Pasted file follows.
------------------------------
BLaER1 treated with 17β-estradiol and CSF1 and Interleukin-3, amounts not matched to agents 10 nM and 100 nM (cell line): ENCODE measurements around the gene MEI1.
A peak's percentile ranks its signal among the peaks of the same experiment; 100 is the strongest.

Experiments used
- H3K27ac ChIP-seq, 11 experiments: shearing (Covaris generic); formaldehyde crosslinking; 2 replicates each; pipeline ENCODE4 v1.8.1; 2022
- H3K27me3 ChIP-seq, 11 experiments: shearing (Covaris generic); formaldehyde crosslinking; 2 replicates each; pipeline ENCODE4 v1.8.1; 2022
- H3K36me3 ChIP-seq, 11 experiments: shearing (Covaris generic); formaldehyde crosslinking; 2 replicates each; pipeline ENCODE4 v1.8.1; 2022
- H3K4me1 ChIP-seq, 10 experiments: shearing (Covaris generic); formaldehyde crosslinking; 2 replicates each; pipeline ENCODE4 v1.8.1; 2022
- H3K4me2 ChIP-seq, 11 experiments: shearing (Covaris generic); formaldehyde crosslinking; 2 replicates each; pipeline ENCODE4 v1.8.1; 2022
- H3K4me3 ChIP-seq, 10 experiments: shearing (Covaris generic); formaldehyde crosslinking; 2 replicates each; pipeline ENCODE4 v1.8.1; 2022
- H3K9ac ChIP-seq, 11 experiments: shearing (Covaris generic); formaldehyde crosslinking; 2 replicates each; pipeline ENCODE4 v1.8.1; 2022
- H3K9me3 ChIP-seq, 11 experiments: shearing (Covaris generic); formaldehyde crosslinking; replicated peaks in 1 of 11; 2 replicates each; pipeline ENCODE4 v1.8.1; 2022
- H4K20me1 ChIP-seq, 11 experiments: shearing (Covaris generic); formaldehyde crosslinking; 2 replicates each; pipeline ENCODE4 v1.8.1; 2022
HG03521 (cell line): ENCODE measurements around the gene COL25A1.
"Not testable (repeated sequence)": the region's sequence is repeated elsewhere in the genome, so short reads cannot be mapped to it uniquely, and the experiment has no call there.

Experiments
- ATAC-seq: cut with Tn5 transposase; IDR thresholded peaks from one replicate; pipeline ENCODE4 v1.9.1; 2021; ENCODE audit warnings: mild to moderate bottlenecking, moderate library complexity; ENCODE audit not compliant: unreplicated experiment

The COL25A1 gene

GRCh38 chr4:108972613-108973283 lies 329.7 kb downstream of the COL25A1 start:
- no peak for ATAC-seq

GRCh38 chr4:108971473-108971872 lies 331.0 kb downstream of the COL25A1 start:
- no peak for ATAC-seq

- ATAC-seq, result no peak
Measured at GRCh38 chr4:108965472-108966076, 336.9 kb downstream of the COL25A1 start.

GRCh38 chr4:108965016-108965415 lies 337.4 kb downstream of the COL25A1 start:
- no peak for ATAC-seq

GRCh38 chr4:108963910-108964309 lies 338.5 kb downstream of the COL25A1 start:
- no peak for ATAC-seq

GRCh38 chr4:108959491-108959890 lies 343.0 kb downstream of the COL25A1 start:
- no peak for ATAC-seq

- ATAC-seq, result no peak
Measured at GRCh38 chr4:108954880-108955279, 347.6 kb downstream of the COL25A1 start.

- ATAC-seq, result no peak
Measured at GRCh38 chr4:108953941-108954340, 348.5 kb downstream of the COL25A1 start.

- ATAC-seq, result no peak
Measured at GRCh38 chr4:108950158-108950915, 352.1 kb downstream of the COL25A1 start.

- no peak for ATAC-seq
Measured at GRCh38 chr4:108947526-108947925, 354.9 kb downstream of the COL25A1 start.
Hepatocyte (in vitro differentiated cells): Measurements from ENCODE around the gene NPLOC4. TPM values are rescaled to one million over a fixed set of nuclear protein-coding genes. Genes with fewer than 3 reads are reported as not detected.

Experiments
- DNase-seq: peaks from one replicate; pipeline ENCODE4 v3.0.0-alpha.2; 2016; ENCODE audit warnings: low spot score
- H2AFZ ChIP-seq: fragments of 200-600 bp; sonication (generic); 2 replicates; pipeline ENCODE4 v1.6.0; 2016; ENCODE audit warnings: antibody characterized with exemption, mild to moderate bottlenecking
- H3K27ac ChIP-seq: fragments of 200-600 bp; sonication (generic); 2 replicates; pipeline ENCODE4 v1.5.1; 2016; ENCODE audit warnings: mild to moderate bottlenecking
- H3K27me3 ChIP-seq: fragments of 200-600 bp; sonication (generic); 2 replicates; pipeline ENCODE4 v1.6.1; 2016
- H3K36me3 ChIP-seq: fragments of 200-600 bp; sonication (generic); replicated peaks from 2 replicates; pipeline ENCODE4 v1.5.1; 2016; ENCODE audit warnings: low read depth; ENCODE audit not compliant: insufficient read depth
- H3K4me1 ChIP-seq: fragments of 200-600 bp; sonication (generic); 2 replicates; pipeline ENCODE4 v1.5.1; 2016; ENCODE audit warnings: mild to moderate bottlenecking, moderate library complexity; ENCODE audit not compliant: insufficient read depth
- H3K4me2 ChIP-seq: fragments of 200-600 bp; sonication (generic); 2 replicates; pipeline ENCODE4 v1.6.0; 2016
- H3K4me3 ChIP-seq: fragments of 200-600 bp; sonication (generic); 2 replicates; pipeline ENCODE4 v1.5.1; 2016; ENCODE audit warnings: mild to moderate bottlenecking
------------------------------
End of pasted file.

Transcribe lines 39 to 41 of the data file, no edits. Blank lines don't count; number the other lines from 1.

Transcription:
Experiments
- DNase-seq: peaks from one replicate; pipeline ENCODE4 v3.0.0-alpha.2; 2016; ENCODE audit warnings: low spot score
- H2AFZ ChIP-seq: fragments of 200-600 bp; sonication (generic); 2 replicates; pipeline ENCODE4 v1.6.0; 2016; ENCODE audit warnings: antibody characterized with exemption, mild to moderate bottlenecking